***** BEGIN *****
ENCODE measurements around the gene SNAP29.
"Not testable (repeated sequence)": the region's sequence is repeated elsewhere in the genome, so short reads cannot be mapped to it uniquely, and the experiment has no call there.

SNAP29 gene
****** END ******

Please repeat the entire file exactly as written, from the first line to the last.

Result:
ENCODE measurements around the gene SNAP29.
"Not testable (repeated sequence)": the region's sequence is repeated elsewhere in the genome, so short reads cannot be mapped to it uniquely, and the experiment has no call there.

SNAP29 gene